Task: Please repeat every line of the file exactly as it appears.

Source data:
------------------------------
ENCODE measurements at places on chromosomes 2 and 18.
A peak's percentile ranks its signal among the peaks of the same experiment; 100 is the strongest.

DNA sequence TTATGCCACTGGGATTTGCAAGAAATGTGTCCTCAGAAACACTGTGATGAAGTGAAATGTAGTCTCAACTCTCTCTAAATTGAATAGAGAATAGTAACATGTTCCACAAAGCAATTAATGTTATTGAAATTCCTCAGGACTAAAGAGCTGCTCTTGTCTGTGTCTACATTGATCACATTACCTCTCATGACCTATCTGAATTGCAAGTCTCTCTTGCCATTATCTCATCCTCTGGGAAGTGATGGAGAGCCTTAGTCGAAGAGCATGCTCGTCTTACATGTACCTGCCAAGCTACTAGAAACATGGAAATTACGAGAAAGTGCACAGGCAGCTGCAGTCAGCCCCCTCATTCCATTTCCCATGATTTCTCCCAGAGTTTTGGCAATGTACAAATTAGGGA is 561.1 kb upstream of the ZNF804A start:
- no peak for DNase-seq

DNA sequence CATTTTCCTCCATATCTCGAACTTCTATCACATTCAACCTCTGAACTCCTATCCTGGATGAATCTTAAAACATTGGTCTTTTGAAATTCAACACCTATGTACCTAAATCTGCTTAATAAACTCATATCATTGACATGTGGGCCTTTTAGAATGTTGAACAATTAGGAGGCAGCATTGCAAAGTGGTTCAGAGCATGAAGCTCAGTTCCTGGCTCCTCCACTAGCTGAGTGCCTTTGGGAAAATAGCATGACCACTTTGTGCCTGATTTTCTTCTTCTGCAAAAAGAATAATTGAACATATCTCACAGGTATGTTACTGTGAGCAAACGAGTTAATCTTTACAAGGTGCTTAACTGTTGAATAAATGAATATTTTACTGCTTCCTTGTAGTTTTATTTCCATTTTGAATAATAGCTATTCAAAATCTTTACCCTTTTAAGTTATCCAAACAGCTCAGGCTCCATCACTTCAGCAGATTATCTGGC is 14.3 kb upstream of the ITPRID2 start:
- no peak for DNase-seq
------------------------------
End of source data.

ENCODE measurements at places on chromosomes 2 and 18.
A peak's percentile ranks its signal among the peaks of the same experiment; 100 is the strongest.

DNA sequence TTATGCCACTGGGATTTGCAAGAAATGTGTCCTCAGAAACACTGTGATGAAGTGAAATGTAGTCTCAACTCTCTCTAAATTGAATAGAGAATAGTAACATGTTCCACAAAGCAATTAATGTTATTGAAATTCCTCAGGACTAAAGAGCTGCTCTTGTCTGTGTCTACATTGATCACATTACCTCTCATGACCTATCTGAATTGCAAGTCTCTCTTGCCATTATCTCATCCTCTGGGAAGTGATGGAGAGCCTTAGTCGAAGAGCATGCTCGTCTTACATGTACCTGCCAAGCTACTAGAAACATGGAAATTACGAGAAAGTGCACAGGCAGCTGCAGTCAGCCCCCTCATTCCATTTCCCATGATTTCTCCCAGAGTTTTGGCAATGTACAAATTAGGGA is 561.1 kb upstream of the ZNF804A start:
- no peak for DNase-seq

DNA sequence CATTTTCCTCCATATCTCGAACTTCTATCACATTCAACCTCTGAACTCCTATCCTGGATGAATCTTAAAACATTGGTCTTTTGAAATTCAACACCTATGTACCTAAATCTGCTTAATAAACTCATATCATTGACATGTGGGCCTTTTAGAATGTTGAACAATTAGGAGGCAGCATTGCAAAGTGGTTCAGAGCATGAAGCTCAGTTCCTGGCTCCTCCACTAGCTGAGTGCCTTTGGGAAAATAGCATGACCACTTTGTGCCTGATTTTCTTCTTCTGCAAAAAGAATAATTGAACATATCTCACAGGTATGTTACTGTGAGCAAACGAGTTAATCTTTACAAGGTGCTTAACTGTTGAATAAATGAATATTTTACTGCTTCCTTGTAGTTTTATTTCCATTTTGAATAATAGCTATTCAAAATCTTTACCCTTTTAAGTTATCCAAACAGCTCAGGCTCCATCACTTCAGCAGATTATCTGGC is 14.3 kb upstream of the ITPRID2 start:
- no peak for DNase-seq